Applying oil to a carbon steel knife will help prevent any oxidation or rusting, though don’t use any vegetable oils like canola or olive.
What happens with vegetable-based oils is they get rancid, so use Tsubaki oil, Camellia seed oil, very thin and neutral and you don’t need a lot of it. You can get mineral oil at the grocery store.
In many respects, you want to treat your knives like they are cast-iron pans.
For a stainless steel knife and carbon steel knife, you want to treat it like a cast-iron pan. Even for a stainless steel knife, some knives are high polished and contain nickel and silver. Humidity speeds up the oxidation process, causing the knives to rust, so you want to store them in as dry a place as possible.
I personally love the Wolf combination I chose for my kitchen remodel as it gives me more options. There is one large gas burner for using large pans or stock pots, that can exchange for a wok grill on the left. There are two inductions burners in the middle with two different sizes (water to boiling in under a minute), and two more gas burners on the right (one smaller & one larger). I wish I had a griddle, but did ever use one enough to make it worth adding. I love this stove and the downdraft works wonderfully.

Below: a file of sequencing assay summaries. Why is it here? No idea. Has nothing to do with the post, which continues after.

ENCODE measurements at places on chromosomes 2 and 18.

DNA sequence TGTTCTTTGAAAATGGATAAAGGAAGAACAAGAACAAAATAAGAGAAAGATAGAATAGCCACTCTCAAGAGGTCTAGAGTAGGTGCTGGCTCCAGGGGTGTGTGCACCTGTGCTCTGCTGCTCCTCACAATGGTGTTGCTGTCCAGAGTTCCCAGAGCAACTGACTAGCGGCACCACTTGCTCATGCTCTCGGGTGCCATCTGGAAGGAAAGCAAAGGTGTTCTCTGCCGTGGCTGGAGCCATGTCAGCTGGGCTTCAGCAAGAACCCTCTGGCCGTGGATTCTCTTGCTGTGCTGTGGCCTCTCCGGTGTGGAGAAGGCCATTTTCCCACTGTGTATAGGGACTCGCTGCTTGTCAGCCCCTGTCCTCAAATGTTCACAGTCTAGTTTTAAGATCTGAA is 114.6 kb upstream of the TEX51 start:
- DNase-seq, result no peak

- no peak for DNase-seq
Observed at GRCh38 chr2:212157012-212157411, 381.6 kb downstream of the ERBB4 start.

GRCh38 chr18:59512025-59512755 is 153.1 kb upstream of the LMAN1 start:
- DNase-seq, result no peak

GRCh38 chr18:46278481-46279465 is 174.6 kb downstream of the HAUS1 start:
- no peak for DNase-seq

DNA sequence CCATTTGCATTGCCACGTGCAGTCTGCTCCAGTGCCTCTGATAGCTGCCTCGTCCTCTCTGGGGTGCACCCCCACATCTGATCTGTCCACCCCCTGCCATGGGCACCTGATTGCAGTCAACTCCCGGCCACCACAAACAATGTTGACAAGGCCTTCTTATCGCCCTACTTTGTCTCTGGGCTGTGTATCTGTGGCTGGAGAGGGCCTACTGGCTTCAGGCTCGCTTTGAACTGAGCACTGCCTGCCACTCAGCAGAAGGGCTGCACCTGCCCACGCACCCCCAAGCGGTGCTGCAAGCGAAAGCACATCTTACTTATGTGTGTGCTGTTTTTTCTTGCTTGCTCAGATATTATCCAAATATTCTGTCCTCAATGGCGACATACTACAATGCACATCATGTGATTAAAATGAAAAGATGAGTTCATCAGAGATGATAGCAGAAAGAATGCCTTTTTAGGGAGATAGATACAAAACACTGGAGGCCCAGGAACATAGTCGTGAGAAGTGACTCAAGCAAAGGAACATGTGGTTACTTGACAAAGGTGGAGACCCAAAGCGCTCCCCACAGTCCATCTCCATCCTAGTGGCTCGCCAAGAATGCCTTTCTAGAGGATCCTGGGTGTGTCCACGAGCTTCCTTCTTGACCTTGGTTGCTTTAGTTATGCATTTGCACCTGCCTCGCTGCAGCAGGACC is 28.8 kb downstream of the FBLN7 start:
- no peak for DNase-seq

Choosing to install a cooktop instead of a traditional range can open up sought-after space on your kitchen surface. Whether you opt for electric, gas, or induction technology, our picks for well-designed cooktops are efficient, easy to clean, and versatile.
This article from Cooking Light may save you lots of discomfort.
There’s a hot-list of foods that spread food-borne illnesses more than others, but there are a few steps you can take to best protect yourself from any sickness.
Home cooks are increasingly seeing alarming headlines about national outbreaks of serious food-borne illnesses and with the recent fervor over one of the worst E. coli outbreaks in the last decade, the topic of food safety has never been so relevant.
The list is based on information that the Centers for Disease Control and Prevention keeps for cooks looking to keep their kitchens as safe as possible. The shortlist of foods below are linked to food-borne illnesses more frequently than any other on the market. Luckily, there are steps you can take to reduce your chance of illness when eating them.